Can you tell us a bit about yourself?
My name is Natalie Collins and I work as a Gender Justice Specialist. I’m 31 and am a Northerner living in Essex with my fab husband and 3 excellent children. I am working class, talk extremely fast and am allergic to small talk. I tweet and blog as God Loves Women.
Tell us a bit about your faith background. How long have you been a Christian? Do you attend church and if so, what denomination/church group/expression of church?
I grew up in a Christian home with parents who raised us to trust God for provision and who lived out deep faith commitment. They also believed most things printed in the Daily Mail.
Through various challenges as a young adult I discovered parts of what it means to love God and be loved by God in ways that can only be found through deep suffering and pain. We attend an Anglican church (though I am not an Anglican) and I would probably identify as a radical evangelical.
Tell us about how you first came to identify as a feminist.
Feminism enabled me to make sense of the abuse I had been subjected to. It was when I discovered that there was an analysis which a) made sense of why male violence happens and b) how we change it, that’s when I began identifying as a feminist.
Have you ever struggled with perceiving a conflict between your feminism and your faith? Or for you, have the two always naturally sat together? How did you come to reconcile the two?
Jesus saved my life. Feminism made sense of my life. So in many ways, no there hasn’t been a personal fight between the two. However, I totally get why feminists find Christianity incompatible with women’s liberation. Feminism works as an ideology. Christianity only works as a relationship with the Living God that leads to the Way of Life. I have to wrestle with the Bible and Christian culture and Christian people (I don’t literally wrestle with Christians, only ideologically, or metaphorically). But on a fundamental level, feminism and faith have never been a difficult thing for me to hold as true for my life and for the world.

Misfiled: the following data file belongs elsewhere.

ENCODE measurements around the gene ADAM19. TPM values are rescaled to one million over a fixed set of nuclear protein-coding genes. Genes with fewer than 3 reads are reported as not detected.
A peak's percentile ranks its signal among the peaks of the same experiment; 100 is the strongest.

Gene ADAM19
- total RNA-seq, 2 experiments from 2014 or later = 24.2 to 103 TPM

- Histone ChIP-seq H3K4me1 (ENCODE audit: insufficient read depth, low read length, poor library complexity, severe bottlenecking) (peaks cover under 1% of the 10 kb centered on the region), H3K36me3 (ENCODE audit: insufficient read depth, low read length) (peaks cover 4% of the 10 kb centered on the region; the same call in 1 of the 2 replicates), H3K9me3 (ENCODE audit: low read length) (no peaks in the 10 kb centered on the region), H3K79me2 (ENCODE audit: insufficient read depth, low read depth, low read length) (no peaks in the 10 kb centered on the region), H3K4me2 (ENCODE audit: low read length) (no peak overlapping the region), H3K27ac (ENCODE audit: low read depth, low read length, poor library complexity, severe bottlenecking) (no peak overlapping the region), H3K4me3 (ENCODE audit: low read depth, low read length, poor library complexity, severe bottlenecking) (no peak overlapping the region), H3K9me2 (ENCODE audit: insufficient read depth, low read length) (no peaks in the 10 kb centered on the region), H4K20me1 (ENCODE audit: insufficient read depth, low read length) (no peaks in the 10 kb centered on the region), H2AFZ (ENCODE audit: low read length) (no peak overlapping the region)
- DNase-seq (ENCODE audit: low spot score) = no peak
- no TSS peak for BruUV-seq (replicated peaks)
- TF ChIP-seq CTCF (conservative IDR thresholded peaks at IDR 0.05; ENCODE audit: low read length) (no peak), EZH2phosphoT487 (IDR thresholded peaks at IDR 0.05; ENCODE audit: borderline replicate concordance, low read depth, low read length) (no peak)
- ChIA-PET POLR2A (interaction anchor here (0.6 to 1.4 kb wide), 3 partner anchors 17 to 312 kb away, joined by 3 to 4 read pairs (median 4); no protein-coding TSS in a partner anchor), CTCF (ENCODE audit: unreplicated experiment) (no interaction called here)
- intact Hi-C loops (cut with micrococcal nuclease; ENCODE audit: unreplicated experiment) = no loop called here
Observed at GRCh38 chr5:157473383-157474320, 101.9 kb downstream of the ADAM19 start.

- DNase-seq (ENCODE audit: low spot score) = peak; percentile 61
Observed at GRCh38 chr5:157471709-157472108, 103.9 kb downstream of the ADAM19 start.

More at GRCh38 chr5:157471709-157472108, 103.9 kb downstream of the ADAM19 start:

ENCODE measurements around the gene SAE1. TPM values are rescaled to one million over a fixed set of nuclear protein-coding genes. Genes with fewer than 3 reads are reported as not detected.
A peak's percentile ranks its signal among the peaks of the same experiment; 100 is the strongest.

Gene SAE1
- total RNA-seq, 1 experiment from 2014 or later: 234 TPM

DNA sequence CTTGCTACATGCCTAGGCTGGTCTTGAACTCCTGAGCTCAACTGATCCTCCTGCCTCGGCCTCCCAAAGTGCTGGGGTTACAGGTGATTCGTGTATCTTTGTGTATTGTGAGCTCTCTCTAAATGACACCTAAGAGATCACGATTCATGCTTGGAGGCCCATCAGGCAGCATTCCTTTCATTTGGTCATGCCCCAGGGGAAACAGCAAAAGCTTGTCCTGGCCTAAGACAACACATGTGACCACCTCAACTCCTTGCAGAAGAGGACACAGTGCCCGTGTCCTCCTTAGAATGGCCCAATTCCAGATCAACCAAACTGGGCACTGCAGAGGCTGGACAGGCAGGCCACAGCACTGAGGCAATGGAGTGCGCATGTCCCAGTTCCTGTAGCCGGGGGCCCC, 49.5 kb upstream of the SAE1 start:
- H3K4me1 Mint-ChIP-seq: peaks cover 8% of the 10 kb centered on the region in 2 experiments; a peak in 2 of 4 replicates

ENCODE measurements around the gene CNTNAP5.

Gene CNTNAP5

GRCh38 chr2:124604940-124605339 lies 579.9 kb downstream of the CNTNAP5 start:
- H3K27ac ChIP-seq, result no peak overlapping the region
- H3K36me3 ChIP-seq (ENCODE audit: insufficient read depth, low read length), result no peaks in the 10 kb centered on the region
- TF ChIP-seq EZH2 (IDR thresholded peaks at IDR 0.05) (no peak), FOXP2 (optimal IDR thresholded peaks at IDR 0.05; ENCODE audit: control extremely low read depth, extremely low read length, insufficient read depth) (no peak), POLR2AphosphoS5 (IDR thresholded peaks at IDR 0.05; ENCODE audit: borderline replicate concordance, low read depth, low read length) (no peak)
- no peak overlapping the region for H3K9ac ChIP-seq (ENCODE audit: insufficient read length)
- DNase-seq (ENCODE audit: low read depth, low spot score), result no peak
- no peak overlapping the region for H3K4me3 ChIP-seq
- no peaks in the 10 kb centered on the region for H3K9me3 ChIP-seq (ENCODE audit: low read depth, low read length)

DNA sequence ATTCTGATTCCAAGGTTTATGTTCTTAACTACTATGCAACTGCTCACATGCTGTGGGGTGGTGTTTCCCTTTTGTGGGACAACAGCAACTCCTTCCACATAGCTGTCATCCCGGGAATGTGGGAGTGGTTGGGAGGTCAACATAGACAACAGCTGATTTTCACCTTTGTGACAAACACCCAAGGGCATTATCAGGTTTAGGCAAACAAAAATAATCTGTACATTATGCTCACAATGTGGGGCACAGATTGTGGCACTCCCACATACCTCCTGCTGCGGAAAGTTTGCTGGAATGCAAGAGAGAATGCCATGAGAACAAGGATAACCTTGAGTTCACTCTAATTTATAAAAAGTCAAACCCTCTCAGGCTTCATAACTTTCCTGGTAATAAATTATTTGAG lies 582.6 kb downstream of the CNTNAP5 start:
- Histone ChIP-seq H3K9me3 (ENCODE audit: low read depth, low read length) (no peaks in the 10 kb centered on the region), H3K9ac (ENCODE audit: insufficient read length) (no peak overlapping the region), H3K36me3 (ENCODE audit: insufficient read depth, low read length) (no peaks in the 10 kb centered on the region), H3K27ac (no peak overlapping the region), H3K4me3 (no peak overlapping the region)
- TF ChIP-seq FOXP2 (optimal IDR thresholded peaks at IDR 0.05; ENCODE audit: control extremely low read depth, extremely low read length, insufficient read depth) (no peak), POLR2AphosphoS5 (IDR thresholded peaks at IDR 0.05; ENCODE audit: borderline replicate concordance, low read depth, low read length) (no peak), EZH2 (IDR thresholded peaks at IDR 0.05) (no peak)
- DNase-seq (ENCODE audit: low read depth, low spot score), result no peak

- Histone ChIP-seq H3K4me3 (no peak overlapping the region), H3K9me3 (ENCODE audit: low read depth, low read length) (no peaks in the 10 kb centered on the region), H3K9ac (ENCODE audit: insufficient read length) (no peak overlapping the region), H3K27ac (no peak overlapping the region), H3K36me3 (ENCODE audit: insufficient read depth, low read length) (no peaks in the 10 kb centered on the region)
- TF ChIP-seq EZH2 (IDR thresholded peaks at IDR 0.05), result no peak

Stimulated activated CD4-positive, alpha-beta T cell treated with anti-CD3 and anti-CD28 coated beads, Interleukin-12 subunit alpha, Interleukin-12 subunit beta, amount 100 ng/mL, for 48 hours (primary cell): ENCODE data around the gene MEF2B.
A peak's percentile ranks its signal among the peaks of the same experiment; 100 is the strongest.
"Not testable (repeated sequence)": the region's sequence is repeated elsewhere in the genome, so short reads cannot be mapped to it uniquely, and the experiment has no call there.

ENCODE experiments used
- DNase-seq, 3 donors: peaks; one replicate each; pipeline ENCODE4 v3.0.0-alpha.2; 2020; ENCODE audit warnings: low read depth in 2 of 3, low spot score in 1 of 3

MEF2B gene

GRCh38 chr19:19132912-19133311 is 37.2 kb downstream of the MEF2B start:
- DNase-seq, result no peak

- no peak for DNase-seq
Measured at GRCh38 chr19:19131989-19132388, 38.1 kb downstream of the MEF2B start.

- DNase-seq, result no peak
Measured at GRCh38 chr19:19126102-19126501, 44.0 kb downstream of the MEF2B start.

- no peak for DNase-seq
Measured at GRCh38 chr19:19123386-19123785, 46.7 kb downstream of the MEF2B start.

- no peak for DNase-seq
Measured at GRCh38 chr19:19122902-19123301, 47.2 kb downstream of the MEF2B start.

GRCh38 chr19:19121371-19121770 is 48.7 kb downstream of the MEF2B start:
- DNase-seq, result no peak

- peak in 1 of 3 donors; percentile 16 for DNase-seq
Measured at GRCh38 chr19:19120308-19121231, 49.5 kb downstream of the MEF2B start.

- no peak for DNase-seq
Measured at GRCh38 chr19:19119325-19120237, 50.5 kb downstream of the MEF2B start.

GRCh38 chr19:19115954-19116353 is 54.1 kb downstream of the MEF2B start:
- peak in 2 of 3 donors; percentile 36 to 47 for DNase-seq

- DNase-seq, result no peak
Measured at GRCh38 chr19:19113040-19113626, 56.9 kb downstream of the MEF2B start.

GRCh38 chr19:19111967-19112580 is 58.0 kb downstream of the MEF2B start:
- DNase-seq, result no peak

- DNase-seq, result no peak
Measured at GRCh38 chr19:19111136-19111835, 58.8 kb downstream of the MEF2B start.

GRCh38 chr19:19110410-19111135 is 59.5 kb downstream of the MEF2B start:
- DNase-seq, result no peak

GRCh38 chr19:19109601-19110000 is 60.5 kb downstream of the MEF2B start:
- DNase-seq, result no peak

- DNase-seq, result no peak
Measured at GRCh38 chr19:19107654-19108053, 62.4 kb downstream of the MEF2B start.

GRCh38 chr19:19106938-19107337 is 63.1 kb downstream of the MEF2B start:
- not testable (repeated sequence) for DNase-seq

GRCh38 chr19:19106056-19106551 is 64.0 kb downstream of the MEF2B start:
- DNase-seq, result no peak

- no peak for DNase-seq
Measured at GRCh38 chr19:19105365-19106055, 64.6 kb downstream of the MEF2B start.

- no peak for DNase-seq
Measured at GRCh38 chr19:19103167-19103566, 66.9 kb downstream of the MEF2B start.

Are you/have you been involved in feminist/gender equality activism or initiatives?
Yes! I have worked delivering domestic abuse education programmes for women. I wrote the DAY Programme, a youth domestic abuse and exploitation education programme and train practitioners across the UK to run it with young people. In my work I specialize in addressing domestic abuse, child sexual exploitation, pornographies amongst various other things. I set up a campaign to address the abuse within the Fifty Shades series. Within a Christian context, I am one of the founding members of the Christian Feminist Network and I also am part of Project 3:28. I’m also really interested in gender reconciliation and earlier this year organised a UK workshop with Gender Reconciliation International. I tweet, write and speak on lots of aspects of feminism and faith.
Which feminist issues would you say are a key focus for you and why?
Male violence against women is the thing I am most passionate about addressing and also, within a Christian context, representing feminism in a way that challenges the patriarchy in the church, while also showing secular feminists that Christian feminism is not an oxymoron.
Has your feminism changed over time? If so, how?
Yes. I’ve become much more radical and uncompromising.
Are there any particular women (‘famous’ or not) who you consider an influence or inspiration? What about women in scripture?
The Christian foremothers have been had a great influence on me; Cathy Clark Kroeger and Elaine Storkey amongst them. My daughter Megan is a massive influence and she inspires me to believe and hope for change. My dear friend Sue King who is an older woman and a Marxist feminist has challenged and encouraged me in so many ways over the years. I love her a lot. Also my lovely friends Jo and Cath, who love women with all their being. And a wonderful woman called Jenny Parnham, who thinks deeply and has a massive vision for girls. Ah, once I start thinking about all the women I love and who inspire or influence me, I could go on forever!